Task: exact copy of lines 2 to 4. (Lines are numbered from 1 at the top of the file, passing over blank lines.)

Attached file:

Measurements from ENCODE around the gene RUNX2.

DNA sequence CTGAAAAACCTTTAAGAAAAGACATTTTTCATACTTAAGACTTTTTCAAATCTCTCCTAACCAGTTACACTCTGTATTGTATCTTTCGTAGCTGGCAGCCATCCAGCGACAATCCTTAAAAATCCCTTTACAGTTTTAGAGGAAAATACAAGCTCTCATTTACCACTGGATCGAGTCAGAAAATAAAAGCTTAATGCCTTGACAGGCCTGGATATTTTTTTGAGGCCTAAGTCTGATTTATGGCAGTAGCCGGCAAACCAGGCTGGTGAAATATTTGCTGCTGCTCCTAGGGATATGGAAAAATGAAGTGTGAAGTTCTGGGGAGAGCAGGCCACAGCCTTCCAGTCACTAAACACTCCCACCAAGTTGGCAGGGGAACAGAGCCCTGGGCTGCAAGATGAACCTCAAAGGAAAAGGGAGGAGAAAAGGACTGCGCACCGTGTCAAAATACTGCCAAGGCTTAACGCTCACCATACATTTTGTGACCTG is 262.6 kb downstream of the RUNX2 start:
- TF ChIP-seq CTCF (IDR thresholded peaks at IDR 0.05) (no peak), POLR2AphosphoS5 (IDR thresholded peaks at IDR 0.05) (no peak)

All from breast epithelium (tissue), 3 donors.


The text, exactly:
DNA sequence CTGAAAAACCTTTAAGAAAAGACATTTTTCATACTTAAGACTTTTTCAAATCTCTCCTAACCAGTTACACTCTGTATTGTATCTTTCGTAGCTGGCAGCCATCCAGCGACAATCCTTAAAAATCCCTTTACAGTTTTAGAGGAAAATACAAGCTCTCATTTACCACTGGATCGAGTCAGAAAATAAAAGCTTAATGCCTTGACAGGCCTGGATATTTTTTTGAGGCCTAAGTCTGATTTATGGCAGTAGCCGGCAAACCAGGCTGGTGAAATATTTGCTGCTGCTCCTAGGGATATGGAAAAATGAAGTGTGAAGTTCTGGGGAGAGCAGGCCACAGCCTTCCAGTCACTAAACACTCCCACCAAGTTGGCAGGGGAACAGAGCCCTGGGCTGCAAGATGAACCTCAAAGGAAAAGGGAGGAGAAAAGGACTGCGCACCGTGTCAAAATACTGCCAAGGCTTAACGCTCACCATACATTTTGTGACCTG is 262.6 kb downstream of the RUNX2 start:
- TF ChIP-seq CTCF (IDR thresholded peaks at IDR 0.05) (no peak), POLR2AphosphoS5 (IDR thresholded peaks at IDR 0.05) (no peak)

All from breast epithelium (tissue), 3 donors.